“Our study may yield important information on pathways whereby youth successfully navigate the stresses of adolescence,” Brown says, “and thereby offer new insights into successful coping which can inform preventions and interventions for youth.”
A More Precise Way To Study Young Brains
Advances in neuroimaging and behavioral genetics will allow researchers to explore the developing brain in great detail. At the start of the ABCD study, researchers will obtain saliva samples from the young participants to analyze genetic variation in their DNA.
“Ultimately, we hope this will help us to determine how genetic variation influences a young person’s risk for dependence, and whether treatments can be better tailored to individuals based on their genetic risks,” says Jernigan. “Stored samples will allow us to use even more powerful analyses that may be possible in the future.”
Jernigan adds that genetic risk will be studied in combination with environmental factors that can impact adolescent development. “We will examine genetic and protective factors in relation to healthy behaviors – pro-social interactions, success in school, resilience in the face of new stressors – and brain development,” she says.
Researchers will use Magnetic Resonance Imaging (MRI) to capture a picture of evolving brain structure and tissues – illuminating how the connecting fiber tracts in the brain are developing, Jernigan notes. While the youth perform game-like tasks in a scanner, images will be collected to assess the brain’s functional response and observe how connections develop between different regions of the brain.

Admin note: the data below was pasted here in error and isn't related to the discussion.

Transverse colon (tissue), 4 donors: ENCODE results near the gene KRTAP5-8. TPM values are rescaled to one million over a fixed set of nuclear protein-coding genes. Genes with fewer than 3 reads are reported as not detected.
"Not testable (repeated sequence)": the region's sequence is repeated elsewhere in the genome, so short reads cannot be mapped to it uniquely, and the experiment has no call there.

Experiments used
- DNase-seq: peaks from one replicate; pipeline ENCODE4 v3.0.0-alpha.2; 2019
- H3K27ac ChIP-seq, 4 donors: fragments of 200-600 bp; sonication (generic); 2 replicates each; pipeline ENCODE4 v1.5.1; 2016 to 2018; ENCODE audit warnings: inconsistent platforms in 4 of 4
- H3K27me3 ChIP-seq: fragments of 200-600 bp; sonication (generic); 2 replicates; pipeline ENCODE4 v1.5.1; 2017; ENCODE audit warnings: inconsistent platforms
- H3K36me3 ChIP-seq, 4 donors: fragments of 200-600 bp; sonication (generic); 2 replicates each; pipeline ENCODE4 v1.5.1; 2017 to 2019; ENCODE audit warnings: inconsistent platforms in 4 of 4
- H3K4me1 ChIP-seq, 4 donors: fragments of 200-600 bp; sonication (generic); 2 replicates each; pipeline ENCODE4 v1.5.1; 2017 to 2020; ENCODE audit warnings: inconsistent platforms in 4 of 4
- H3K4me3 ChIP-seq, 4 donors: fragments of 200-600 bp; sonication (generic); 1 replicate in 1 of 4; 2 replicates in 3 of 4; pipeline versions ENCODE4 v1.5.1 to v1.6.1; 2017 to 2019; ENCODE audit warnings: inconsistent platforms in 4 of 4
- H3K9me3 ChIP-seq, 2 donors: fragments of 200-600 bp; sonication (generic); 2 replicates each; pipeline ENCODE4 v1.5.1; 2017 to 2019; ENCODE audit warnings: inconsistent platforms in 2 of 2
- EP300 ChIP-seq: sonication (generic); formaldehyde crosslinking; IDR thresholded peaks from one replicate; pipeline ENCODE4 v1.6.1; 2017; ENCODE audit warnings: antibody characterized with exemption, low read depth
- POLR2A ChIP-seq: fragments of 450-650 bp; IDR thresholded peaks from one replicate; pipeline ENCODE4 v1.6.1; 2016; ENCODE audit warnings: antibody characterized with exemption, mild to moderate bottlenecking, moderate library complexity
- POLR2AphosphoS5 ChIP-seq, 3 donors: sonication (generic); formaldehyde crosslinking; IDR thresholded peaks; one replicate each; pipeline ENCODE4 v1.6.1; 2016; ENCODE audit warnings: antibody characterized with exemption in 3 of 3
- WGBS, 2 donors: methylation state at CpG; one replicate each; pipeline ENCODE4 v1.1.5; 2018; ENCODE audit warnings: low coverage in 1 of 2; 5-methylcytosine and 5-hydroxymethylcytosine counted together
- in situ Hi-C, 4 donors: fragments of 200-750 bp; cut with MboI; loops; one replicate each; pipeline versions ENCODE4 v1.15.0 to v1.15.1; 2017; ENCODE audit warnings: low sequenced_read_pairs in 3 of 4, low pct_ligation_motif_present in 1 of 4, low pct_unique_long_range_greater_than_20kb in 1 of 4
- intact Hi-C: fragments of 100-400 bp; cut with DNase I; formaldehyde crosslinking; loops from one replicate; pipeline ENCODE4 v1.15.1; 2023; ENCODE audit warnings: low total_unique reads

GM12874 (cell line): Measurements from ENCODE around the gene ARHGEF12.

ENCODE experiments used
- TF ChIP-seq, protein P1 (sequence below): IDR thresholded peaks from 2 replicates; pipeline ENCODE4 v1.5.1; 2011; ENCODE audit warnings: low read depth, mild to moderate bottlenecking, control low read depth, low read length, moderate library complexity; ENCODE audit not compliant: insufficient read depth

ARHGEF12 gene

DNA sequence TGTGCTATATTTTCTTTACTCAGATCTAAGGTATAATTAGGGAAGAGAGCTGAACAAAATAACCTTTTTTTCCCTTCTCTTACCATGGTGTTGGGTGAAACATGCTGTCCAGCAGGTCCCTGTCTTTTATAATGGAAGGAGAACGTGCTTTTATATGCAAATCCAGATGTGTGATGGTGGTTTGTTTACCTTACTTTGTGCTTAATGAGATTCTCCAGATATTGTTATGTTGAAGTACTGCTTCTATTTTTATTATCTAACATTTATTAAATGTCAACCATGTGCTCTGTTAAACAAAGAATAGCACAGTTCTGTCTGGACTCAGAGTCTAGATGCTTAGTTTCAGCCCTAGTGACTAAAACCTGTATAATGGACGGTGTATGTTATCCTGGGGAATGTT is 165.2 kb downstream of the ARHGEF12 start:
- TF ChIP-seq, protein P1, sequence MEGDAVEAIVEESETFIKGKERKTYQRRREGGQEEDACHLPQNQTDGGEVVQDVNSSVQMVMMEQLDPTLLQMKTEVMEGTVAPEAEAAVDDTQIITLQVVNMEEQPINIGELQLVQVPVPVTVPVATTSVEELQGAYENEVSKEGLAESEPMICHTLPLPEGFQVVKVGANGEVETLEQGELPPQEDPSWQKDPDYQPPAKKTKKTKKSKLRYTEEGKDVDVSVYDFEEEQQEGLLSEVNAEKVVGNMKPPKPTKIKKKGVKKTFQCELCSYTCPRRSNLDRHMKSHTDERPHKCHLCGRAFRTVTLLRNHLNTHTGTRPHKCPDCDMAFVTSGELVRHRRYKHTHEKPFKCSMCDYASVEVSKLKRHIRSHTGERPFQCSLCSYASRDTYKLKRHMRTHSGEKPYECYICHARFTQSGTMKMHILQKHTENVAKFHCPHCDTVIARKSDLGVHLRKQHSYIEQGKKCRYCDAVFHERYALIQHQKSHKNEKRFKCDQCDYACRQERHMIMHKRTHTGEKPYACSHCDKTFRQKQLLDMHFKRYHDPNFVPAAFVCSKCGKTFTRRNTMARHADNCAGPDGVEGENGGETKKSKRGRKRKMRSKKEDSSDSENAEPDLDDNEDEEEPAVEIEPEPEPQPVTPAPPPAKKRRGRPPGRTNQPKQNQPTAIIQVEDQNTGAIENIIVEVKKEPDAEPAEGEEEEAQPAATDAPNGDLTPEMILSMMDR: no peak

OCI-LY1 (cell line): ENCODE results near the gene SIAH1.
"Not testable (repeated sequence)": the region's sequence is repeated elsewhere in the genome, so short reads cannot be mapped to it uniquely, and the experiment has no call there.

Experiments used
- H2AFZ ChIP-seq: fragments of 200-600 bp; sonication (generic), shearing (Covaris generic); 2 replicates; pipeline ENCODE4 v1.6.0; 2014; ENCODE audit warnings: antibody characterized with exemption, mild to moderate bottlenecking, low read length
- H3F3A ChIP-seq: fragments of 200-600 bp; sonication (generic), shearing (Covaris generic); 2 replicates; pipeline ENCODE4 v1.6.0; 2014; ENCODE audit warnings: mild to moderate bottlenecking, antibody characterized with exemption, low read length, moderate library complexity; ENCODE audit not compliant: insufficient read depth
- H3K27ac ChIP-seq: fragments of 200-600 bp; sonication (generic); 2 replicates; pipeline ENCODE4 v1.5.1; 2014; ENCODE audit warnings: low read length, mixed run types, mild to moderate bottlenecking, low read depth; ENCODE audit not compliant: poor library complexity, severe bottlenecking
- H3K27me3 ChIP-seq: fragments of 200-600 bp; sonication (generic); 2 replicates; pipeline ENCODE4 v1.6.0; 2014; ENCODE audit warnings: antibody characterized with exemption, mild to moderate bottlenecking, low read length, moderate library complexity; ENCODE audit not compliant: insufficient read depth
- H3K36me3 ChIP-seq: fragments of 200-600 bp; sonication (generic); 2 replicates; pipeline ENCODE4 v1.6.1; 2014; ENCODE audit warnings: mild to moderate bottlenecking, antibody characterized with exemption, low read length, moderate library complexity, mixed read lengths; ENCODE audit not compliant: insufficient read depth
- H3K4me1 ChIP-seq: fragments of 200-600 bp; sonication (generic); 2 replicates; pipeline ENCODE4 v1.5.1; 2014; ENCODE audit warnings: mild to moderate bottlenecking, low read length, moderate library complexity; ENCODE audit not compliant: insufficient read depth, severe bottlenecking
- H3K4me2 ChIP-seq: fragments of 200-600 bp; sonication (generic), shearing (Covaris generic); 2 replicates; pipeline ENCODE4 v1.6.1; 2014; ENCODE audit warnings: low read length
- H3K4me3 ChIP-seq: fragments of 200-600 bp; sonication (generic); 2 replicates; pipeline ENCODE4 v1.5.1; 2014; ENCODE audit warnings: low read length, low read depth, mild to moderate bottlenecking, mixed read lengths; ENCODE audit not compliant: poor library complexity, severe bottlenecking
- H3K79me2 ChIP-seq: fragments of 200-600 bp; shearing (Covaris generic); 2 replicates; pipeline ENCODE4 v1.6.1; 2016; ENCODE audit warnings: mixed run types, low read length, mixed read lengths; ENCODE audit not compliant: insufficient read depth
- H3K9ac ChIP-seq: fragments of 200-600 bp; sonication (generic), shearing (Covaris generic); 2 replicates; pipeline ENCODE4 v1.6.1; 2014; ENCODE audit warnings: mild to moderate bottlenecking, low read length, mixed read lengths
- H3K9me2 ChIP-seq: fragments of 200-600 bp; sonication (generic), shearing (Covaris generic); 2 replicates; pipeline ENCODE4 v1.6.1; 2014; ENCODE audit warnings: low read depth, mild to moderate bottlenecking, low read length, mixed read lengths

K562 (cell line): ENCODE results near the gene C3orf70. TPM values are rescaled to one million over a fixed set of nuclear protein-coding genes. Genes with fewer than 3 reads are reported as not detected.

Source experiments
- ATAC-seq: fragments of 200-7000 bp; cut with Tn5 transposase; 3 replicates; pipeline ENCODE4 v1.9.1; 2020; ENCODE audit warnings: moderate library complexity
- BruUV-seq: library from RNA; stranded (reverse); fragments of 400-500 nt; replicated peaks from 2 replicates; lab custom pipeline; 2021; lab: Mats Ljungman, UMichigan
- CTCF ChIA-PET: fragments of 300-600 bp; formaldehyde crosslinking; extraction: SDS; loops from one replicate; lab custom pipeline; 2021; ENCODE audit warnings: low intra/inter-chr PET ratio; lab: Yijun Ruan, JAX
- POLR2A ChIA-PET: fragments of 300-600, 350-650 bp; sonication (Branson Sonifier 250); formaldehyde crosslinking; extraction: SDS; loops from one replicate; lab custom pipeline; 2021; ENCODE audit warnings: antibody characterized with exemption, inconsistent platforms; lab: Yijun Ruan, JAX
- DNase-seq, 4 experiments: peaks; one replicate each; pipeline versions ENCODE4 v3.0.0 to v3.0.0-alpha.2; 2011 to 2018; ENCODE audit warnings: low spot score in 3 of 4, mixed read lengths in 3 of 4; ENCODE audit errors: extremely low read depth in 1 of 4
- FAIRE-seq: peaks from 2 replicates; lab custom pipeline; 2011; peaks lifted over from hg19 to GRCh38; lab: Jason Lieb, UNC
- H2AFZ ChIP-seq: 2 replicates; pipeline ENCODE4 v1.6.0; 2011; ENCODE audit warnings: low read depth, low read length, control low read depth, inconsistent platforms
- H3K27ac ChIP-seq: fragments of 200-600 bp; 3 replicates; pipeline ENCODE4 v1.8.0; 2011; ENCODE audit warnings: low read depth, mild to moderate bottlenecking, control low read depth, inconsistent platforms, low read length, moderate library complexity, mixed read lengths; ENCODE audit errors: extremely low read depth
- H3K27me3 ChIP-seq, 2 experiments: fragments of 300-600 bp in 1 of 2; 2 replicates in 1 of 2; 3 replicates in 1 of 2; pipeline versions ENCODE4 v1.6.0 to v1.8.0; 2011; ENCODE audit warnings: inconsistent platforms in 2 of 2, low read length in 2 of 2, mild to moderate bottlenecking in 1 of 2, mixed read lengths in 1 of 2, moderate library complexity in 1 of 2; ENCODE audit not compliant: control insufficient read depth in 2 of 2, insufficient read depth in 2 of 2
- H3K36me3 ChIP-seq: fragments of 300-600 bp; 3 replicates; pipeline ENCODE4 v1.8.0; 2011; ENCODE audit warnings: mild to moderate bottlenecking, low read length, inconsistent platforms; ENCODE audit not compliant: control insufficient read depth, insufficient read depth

Periodically, researchers will conduct behavioral interviews with the children and collect health data to track a variety of indicators: substance use, academic achievement, IQ, cognitive skills and mental health over time.
“We will be using technology like fit-bits, and nano-biosensors (like band aids) to measure physiological functioning and activity in ways that do not bother teens in their day-to-day activity,” Brown says.
All participation in the study is confidential, and parents who have agreed to enroll their children will not know what is being reported.
“In our past studies with teens, we have found that when we pay attention to their confidentiality concerns, they are willing to be very candid,” Brown says.
Linda Cottler, Ph.D., one of the principal investigators for the ABCD study in Florida, agrees.
“First of all, the information will be protected by a certificate of confidentiality, which means it cannot be subpoenaed. Next, the data will not be shared with the parents. With safeguards such as this, the child should be comfortable being honest,” says Cottler, Dean’s Professor and Founding Chair of the Department of Epidemiology at the University of Florida. “There will also be biological tests used to correlate with self-report,” she adds.
As one of the ABCD research sites, the University of Florida aims to follow 400 children over the next decade.
“We will use basic locating information similar to what we have done for years to achieve high rates of retention,” Cottler says. “We will elicit e-mail addresses and use novel and modern methods to reach people. We will be in touch with the family regularly over the ten years.”
“This is a landmark study,” she says, “and it will have a profound influence on the next generation of scientists too, because it will provide the means for discovery of new interventions.”